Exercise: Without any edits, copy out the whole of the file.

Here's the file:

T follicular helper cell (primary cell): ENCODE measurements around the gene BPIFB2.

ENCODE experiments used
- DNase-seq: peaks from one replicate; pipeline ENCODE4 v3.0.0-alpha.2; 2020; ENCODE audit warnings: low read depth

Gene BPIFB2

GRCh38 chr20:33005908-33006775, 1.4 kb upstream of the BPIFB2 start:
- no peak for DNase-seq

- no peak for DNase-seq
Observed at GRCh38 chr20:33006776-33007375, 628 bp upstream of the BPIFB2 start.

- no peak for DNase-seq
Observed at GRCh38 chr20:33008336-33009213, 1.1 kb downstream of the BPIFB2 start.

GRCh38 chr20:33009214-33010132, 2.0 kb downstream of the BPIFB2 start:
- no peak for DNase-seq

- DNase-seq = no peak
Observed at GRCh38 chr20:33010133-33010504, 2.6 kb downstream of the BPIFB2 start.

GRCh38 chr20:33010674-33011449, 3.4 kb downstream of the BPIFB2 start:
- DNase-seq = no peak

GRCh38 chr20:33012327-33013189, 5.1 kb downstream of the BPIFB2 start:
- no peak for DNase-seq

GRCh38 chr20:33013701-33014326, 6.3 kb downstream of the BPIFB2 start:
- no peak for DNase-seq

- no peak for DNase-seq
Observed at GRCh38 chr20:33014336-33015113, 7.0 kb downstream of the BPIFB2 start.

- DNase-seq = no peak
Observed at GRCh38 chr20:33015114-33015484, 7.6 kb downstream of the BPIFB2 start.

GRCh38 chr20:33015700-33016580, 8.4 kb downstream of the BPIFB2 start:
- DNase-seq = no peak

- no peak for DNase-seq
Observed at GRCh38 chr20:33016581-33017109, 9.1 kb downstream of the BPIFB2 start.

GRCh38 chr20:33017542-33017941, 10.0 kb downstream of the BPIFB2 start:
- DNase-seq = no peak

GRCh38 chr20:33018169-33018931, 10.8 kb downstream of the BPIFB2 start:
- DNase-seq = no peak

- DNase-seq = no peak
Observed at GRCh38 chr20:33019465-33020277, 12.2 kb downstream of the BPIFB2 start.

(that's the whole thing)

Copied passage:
T follicular helper cell (primary cell): ENCODE measurements around the gene BPIFB2.

ENCODE experiments used
- DNase-seq: peaks from one replicate; pipeline ENCODE4 v3.0.0-alpha.2; 2020; ENCODE audit warnings: low read depth

Gene BPIFB2

GRCh38 chr20:33005908-33006775, 1.4 kb upstream of the BPIFB2 start:
- no peak for DNase-seq

- no peak for DNase-seq
Observed at GRCh38 chr20:33006776-33007375, 628 bp upstream of the BPIFB2 start.

- no peak for DNase-seq
Observed at GRCh38 chr20:33008336-33009213, 1.1 kb downstream of the BPIFB2 start.

GRCh38 chr20:33009214-33010132, 2.0 kb downstream of the BPIFB2 start:
- no peak for DNase-seq

- DNase-seq = no peak
Observed at GRCh38 chr20:33010133-33010504, 2.6 kb downstream of the BPIFB2 start.

GRCh38 chr20:33010674-33011449, 3.4 kb downstream of the BPIFB2 start:
- DNase-seq = no peak

GRCh38 chr20:33012327-33013189, 5.1 kb downstream of the BPIFB2 start:
- no peak for DNase-seq

GRCh38 chr20:33013701-33014326, 6.3 kb downstream of the BPIFB2 start:
- no peak for DNase-seq

- no peak for DNase-seq
Observed at GRCh38 chr20:33014336-33015113, 7.0 kb downstream of the BPIFB2 start.

- DNase-seq = no peak
Observed at GRCh38 chr20:33015114-33015484, 7.6 kb downstream of the BPIFB2 start.

GRCh38 chr20:33015700-33016580, 8.4 kb downstream of the BPIFB2 start:
- DNase-seq = no peak

- no peak for DNase-seq
Observed at GRCh38 chr20:33016581-33017109, 9.1 kb downstream of the BPIFB2 start.

GRCh38 chr20:33017542-33017941, 10.0 kb downstream of the BPIFB2 start:
- DNase-seq = no peak

GRCh38 chr20:33018169-33018931, 10.8 kb downstream of the BPIFB2 start:
- DNase-seq = no peak

- DNase-seq = no peak
Observed at GRCh38 chr20:33019465-33020277, 12.2 kb downstream of the BPIFB2 start.